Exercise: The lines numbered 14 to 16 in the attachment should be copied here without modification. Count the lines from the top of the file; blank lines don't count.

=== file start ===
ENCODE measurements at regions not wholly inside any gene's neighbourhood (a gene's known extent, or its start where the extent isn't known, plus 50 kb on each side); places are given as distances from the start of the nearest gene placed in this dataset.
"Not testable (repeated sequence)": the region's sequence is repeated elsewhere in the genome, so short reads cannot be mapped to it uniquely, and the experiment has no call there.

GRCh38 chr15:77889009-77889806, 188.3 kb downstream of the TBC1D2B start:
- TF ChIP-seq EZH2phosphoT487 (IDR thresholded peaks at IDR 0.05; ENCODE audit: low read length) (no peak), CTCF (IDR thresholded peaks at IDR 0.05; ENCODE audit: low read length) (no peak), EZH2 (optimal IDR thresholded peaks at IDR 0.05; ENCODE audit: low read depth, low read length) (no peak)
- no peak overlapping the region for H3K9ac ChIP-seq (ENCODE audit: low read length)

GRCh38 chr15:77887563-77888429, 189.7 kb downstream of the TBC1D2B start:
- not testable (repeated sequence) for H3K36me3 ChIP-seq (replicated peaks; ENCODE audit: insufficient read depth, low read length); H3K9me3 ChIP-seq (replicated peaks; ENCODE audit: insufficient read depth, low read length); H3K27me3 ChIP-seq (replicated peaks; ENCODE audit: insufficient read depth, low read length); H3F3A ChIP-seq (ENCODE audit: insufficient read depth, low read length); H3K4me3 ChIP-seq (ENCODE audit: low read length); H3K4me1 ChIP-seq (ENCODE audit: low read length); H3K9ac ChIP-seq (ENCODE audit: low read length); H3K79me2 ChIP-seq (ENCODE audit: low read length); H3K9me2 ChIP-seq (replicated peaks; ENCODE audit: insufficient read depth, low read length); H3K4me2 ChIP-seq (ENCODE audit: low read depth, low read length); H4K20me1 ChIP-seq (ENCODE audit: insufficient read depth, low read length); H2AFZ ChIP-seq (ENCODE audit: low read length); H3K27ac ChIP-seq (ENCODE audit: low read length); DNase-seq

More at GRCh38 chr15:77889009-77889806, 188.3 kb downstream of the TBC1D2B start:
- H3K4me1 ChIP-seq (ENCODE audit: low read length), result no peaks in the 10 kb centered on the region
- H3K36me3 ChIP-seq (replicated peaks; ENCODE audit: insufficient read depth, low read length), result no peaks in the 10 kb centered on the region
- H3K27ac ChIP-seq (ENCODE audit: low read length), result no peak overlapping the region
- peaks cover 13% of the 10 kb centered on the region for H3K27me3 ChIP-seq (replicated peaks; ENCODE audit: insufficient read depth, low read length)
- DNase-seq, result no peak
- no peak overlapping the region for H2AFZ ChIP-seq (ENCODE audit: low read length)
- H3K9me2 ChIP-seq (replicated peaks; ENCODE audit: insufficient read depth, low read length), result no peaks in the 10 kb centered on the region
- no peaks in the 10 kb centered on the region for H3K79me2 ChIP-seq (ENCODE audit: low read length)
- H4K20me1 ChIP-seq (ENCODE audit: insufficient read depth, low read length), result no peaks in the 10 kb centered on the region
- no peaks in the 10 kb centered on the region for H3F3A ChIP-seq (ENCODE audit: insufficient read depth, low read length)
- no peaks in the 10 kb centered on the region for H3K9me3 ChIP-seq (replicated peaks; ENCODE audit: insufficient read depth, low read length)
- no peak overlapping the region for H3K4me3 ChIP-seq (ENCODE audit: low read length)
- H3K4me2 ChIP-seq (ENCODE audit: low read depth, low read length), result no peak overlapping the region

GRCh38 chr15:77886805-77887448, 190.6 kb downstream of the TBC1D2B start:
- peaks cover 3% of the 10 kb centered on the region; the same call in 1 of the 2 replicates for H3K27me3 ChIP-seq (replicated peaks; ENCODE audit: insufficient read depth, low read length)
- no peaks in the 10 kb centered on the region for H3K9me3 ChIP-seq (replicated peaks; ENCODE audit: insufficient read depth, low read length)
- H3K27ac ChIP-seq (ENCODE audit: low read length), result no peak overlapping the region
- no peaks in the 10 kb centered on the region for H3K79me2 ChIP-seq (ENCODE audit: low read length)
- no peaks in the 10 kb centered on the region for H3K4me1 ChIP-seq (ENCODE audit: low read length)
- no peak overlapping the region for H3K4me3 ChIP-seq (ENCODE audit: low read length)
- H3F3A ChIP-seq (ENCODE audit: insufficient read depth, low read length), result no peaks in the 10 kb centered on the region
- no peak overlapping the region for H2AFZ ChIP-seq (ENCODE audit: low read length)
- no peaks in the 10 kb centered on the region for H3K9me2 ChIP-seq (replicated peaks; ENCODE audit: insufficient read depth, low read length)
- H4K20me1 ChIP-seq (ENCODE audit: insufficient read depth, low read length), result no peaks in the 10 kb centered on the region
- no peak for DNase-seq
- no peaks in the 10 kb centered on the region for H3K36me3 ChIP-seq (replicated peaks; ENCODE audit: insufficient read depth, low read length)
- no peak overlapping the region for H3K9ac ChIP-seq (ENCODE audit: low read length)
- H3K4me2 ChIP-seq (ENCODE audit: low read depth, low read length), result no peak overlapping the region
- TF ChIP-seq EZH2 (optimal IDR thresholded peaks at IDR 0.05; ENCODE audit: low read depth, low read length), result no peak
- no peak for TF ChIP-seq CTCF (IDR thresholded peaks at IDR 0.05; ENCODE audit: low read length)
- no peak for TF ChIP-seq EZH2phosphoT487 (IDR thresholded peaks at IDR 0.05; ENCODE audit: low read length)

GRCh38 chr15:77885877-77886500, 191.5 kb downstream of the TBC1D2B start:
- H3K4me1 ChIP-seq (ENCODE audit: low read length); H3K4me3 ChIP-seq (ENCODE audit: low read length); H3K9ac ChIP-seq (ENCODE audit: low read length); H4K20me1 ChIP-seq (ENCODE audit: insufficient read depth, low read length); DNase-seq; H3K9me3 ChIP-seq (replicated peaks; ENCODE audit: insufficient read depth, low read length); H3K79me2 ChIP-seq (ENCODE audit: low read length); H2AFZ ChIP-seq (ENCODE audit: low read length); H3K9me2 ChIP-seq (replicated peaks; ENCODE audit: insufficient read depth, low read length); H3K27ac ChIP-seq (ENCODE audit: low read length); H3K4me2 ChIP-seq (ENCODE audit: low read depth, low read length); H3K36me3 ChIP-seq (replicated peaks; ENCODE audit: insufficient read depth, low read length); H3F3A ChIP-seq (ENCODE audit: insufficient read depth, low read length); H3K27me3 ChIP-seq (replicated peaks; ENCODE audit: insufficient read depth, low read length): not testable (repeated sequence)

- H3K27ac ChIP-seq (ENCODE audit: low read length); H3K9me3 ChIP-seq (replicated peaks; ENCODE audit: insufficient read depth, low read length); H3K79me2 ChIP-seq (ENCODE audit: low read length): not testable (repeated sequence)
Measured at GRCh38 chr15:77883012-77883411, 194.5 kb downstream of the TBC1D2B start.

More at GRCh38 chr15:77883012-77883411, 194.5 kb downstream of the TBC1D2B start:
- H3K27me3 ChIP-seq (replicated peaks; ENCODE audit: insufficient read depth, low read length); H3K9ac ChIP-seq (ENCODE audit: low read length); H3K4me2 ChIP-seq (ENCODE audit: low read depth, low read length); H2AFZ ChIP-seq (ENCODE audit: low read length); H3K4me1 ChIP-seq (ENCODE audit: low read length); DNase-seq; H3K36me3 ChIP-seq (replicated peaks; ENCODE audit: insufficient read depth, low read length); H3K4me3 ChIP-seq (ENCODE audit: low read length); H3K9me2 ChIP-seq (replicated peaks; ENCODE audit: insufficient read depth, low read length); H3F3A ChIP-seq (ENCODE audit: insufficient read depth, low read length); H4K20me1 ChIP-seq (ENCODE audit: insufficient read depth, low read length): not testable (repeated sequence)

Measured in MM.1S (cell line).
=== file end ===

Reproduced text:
- no peak overlapping the region for H2AFZ ChIP-seq (ENCODE audit: low read length)
- H3K9me2 ChIP-seq (replicated peaks; ENCODE audit: insufficient read depth, low read length), result no peaks in the 10 kb centered on the region
- no peaks in the 10 kb centered on the region for H3K79me2 ChIP-seq (ENCODE audit: low read length)